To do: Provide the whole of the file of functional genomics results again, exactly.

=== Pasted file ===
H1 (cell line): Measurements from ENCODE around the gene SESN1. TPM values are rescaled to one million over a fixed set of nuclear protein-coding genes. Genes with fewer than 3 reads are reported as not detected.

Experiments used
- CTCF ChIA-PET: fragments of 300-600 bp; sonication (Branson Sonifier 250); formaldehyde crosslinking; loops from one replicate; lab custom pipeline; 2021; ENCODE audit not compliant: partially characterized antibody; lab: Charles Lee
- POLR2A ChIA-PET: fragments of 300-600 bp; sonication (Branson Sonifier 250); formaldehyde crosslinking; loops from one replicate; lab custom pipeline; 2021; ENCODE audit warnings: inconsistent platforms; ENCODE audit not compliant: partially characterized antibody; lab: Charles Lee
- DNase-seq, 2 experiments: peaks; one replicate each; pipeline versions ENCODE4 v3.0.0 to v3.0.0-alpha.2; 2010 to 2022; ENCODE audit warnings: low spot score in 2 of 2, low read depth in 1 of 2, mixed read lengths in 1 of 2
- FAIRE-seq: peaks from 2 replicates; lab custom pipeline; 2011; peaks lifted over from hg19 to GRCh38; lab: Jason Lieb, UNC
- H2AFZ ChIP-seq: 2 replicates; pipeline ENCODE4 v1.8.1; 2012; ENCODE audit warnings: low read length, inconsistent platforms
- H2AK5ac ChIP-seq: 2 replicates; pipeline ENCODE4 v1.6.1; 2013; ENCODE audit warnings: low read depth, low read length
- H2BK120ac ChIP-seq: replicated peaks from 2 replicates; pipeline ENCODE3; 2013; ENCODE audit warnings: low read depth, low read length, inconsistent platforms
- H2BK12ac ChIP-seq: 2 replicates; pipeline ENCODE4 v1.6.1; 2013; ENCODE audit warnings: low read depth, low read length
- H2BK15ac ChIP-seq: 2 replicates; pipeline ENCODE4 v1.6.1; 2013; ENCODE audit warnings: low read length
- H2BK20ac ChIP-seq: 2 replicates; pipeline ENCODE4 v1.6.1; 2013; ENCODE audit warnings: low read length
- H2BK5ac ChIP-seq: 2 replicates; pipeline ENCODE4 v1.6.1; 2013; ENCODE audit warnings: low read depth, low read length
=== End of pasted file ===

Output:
H1 (cell line): Measurements from ENCODE around the gene SESN1. TPM values are rescaled to one million over a fixed set of nuclear protein-coding genes. Genes with fewer than 3 reads are reported as not detected.

Experiments used
- CTCF ChIA-PET: fragments of 300-600 bp; sonication (Branson Sonifier 250); formaldehyde crosslinking; loops from one replicate; lab custom pipeline; 2021; ENCODE audit not compliant: partially characterized antibody; lab: Charles Lee
- POLR2A ChIA-PET: fragments of 300-600 bp; sonication (Branson Sonifier 250); formaldehyde crosslinking; loops from one replicate; lab custom pipeline; 2021; ENCODE audit warnings: inconsistent platforms; ENCODE audit not compliant: partially characterized antibody; lab: Charles Lee
- DNase-seq, 2 experiments: peaks; one replicate each; pipeline versions ENCODE4 v3.0.0 to v3.0.0-alpha.2; 2010 to 2022; ENCODE audit warnings: low spot score in 2 of 2, low read depth in 1 of 2, mixed read lengths in 1 of 2
- FAIRE-seq: peaks from 2 replicates; lab custom pipeline; 2011; peaks lifted over from hg19 to GRCh38; lab: Jason Lieb, UNC
- H2AFZ ChIP-seq: 2 replicates; pipeline ENCODE4 v1.8.1; 2012; ENCODE audit warnings: low read length, inconsistent platforms
- H2AK5ac ChIP-seq: 2 replicates; pipeline ENCODE4 v1.6.1; 2013; ENCODE audit warnings: low read depth, low read length
- H2BK120ac ChIP-seq: replicated peaks from 2 replicates; pipeline ENCODE3; 2013; ENCODE audit warnings: low read depth, low read length, inconsistent platforms
- H2BK12ac ChIP-seq: 2 replicates; pipeline ENCODE4 v1.6.1; 2013; ENCODE audit warnings: low read depth, low read length
- H2BK15ac ChIP-seq: 2 replicates; pipeline ENCODE4 v1.6.1; 2013; ENCODE audit warnings: low read length
- H2BK20ac ChIP-seq: 2 replicates; pipeline ENCODE4 v1.6.1; 2013; ENCODE audit warnings: low read length
- H2BK5ac ChIP-seq: 2 replicates; pipeline ENCODE4 v1.6.1; 2013; ENCODE audit warnings: low read depth, low read length